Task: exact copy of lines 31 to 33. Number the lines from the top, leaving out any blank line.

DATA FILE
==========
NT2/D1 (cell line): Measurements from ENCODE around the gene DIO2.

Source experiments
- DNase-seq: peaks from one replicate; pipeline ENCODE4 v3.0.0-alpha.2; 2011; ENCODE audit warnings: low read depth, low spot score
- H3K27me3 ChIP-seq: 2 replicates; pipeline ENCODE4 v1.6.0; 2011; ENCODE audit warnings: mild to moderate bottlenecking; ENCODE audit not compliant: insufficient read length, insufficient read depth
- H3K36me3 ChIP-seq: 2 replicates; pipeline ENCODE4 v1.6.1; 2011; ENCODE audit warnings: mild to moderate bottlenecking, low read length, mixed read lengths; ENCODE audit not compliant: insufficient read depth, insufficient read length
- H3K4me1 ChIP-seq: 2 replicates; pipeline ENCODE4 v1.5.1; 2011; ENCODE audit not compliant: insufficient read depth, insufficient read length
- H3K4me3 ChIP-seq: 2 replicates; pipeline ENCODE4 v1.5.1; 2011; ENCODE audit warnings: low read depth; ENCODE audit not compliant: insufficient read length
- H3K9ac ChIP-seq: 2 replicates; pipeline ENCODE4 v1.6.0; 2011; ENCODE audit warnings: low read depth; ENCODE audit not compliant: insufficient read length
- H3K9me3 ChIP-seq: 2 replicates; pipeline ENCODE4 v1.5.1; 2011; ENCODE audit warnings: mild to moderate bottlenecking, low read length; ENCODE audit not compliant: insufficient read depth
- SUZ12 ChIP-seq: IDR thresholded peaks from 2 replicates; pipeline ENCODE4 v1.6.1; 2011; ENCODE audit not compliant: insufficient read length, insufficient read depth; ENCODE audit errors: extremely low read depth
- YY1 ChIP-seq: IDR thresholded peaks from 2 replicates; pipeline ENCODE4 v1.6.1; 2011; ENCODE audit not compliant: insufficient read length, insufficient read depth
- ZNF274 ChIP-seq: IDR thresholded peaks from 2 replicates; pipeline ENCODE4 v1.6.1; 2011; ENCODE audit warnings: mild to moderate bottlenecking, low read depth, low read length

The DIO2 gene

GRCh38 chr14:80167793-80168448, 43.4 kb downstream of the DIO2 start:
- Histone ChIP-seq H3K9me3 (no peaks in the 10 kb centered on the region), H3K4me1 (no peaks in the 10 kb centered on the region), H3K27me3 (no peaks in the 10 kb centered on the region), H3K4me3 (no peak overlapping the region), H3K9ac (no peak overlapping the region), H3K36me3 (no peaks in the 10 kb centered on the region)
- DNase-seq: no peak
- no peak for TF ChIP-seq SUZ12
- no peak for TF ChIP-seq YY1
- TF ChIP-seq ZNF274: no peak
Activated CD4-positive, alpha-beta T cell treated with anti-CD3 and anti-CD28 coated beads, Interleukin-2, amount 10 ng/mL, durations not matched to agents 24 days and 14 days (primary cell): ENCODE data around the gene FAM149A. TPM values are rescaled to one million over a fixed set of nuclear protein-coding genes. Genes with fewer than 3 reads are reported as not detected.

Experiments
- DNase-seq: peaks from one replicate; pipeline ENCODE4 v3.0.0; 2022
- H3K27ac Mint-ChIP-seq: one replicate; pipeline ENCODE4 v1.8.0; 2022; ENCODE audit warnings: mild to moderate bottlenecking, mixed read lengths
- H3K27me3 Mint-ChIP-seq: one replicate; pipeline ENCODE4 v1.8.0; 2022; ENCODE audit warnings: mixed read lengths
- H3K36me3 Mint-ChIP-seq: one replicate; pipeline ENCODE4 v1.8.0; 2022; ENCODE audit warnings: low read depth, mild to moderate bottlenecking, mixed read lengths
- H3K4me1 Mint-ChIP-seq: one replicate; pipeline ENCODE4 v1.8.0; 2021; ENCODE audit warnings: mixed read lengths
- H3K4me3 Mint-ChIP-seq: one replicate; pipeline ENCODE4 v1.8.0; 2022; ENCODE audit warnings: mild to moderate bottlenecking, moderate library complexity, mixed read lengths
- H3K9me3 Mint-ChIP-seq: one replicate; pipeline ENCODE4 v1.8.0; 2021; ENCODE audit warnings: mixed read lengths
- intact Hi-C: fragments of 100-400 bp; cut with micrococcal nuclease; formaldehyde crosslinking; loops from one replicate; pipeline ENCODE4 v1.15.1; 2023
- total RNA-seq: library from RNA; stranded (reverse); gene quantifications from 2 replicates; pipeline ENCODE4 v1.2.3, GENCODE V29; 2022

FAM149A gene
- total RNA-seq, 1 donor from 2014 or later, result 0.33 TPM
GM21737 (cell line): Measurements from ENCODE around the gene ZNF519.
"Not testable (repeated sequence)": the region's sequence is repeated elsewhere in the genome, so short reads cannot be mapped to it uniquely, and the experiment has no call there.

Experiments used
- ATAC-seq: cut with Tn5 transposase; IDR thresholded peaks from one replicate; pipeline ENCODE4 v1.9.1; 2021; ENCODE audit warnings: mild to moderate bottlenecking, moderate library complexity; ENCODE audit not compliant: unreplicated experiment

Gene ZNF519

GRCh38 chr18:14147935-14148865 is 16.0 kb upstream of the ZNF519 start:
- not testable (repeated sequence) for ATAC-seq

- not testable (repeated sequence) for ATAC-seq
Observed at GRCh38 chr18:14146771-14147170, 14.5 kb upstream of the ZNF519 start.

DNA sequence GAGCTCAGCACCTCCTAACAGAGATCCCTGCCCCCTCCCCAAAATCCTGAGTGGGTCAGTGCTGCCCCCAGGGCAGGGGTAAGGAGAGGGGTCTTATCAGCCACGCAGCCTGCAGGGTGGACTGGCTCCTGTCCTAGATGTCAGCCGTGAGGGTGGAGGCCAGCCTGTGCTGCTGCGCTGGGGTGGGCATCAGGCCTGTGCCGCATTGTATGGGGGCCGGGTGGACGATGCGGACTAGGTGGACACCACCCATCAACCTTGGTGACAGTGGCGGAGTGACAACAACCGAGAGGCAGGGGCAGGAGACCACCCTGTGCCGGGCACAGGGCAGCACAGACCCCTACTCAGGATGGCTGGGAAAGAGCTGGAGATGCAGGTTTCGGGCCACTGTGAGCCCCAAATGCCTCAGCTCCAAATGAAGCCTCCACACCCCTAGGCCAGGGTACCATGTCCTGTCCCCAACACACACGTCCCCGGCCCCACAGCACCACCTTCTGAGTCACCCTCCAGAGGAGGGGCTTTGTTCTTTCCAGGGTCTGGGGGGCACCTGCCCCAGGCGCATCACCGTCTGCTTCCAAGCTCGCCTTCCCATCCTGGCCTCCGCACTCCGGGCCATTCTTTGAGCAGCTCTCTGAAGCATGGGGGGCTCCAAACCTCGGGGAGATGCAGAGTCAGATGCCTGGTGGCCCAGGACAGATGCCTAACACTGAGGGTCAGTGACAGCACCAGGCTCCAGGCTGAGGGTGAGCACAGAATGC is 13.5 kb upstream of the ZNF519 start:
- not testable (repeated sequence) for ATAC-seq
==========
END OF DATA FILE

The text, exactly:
FAM149A gene
- total RNA-seq, 1 donor from 2014 or later, result 0.33 TPM
GM21737 (cell line): Measurements from ENCODE around the gene ZNF519.